Nanfu Wang’s “Hooligan Sparrow” is a film that documents just how dangerous it is to be a women’s rights activist in China, observing the life of Ye Haiyan, a.k.a. Sparrow, but it also reveals the danger and difficulty in making a film on this topic. Freedom to make the kind of art you want to make is a liberty that can be taken for granted, and “Hooligan Sparrow” is a vital reminder of the importance of artistic and journalistic freedom, and that telling certain stories can be an inherently perilous proposition — especially when those stories reveal something that the government would rather keep under wraps.
The element of danger is introduced right away, as filmmaker Wang identifies herself on screen, seconds before she’s surrounded by an angry mob of men on the street, demanding her camera and threatening to beat her. This is a scene she returns to at the end, a bookend of her journey spending the summer documenting the life and work of artist-activist Sparrow. It’s a journey that involves Wang being interrogated by government security forces, stalked by secret police, targeted while her friends are questioned about her whereabouts, and forced to hide out while fearing for her safety and never knowing if her footage will make it out of China intact.
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All of this is the result of her association with Ye Haiyan, known by her activist name Sparrow, or Hooligan Sparrow. She’s a women’s rights activist who has used provocative methods to call attention to issues, such as using her own nudity in videos and images, and offering free sex to migrant workers to call attention to the conditions for sex workers. Sparrow is forthright, unflappable, and strangely calm. Her resolute nature is almost a relief, because she never questions her work. She fights for what is right, and doesn’t fear arrest or death. Her mantra? “You can kill me but you can’t kill the truth.”
Early on in their journey, Wang travels with Sparrow and a group of activists to Hainan, where news of a sex abuse scandal has broken. An elementary school principal brought several girls aged 11-14 to a hotel for an overnight stay with a government official, where they were raped. The punishment for rape in China is the death penalty, but for child prostitution, the sentence is only 5-15 years, which creates a loophole for rapists to get away with their crimes by claiming they paid their victims. This is the case in Hainan, and unfortunately throughout other cities as well. A lawyer working with Sparrow says that the government is so corrupt that it’s become fashionable to sexually abuse young girls, thanks to the child prostitution law loophole.
This protest is the root of the conflict that persists throughout the timeline of “Hooligan Sparrow.” She calculates that they won’t arrest them for fear of more attention brought upon the incident, and they don’t. But an image of her with a cheeky sign (“Hey Principal, how about a night with me instead of those girls?”) goes viral and the scandalous attention is a fly in the government cover up ointment. The police go to horrifying lengths to silence her. They hire crowds of thugs to harass her and her family, arrest her for assault when she’s attacked, falsify evidence, and just plain refuse to provide assistance when she or her lawyers or advocates call to report harassment.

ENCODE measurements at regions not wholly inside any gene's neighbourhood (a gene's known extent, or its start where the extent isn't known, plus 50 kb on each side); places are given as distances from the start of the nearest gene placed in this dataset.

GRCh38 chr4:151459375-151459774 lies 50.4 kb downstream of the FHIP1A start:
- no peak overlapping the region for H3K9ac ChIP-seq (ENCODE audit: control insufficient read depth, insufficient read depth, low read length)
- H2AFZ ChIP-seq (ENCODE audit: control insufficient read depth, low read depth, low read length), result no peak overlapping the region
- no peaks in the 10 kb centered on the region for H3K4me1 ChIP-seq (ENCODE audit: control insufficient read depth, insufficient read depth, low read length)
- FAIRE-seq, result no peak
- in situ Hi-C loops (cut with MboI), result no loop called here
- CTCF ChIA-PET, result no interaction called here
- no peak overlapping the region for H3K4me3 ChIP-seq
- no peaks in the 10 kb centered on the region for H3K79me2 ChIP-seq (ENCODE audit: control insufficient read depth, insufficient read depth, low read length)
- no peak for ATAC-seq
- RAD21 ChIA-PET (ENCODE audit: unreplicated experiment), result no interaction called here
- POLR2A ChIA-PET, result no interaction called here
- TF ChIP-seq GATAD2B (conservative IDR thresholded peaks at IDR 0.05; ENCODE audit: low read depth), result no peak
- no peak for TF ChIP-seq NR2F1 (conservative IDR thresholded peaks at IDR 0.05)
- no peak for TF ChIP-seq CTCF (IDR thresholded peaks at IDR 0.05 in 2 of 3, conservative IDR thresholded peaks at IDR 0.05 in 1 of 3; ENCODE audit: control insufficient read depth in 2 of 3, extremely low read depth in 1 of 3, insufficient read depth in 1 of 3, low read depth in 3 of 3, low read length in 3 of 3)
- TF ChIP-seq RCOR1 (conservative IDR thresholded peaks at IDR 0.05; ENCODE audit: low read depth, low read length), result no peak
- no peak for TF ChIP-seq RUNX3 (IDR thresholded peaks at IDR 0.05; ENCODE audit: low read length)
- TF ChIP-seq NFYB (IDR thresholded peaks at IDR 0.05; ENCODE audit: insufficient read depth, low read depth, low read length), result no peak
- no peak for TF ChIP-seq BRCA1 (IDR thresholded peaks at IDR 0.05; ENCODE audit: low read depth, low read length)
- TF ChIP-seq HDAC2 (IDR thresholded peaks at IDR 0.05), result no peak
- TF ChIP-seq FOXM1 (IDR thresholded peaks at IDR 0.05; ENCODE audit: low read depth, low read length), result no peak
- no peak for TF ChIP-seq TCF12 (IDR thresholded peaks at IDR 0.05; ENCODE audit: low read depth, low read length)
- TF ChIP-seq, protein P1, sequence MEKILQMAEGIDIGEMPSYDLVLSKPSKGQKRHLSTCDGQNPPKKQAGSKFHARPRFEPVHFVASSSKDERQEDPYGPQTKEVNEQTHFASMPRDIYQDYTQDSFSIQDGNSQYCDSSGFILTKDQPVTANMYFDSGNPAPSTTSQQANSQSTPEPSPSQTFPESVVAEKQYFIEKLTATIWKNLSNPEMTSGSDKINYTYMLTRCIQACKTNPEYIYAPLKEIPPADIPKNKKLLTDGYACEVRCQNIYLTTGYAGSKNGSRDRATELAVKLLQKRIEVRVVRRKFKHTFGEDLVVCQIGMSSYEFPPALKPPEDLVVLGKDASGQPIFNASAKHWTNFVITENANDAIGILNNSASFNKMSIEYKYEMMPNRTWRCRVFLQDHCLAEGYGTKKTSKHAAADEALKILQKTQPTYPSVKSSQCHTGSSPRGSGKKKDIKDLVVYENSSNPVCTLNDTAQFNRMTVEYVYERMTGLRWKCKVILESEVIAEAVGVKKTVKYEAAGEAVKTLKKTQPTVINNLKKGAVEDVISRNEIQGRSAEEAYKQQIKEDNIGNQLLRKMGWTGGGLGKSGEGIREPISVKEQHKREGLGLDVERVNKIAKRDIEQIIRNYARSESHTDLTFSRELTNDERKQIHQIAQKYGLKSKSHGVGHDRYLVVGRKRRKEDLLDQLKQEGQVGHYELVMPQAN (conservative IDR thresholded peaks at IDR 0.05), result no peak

The majority of “Hooligan Sparrow” documents this treatment by the police, and Wang herself goes to extreme lengths just to capture evidence of these events. Her camera is seen as a threat and is almost constantly under attack. She’s forbidden from filming certain things, and relies on secretly recorded audio, cell phone videos, and even a camera concealed in a set of eyeglasses to capture some of the more shocking events. All of these bits of footage and audio are knit together to create the jarring, scary experiences that these women face as activists and artists. The film has a rough-hewn quality to it, but these raw and heart-pounding scenes are filled with dread and evoke an immediate sense of chaos and violence.
The conundrum in all of this is that Sparrow’s wide-reaching message online and the virtual support that she has received is what makes her a target for the government and police, but all the viral success that she has can’t prevent her from violence in her own town, or being detained for weeks on end, or being evicted from her apartment, or kicked out of hotel after hotel until the police dump her and her daughter on the street. The volume of her message is what gives her message power, but it also creates a cesspool of chaos around her everyday life, engineered by a government afraid of a woman who will expose their dirty secrets.
“Hooligan Sparrow” isn’t a perfect film — Wang has to overly rely on her own voiceover to fully articulate some of the intricacies of the story, and there are moments where you wish she had probed further into Sparrow’s background. How or why did she become involved in activism? The film doesn’t widen its scope much further beyond the few months that the filmmaker and activist spent together, and sometimes the focus of the film gets lost — is it about the specific event in Hainan or Sparrow’s biography?
Regardless of the storytelling issues, it’s a remarkable piece, simply in that this footage was captured and made it out of China and is able to be seen. It demonstrates Wang’s enormous potential as a filmmaker (this is her first feature), and expresses the power of documentation as a weapon against oppression. Sparrow cuts an inspiring figure, and “Hooligan Sparrow” both lionizes and humanizes the activist, capturing a slice of what it means to fight for women in a country that desperately tries to suppress you. [B+]
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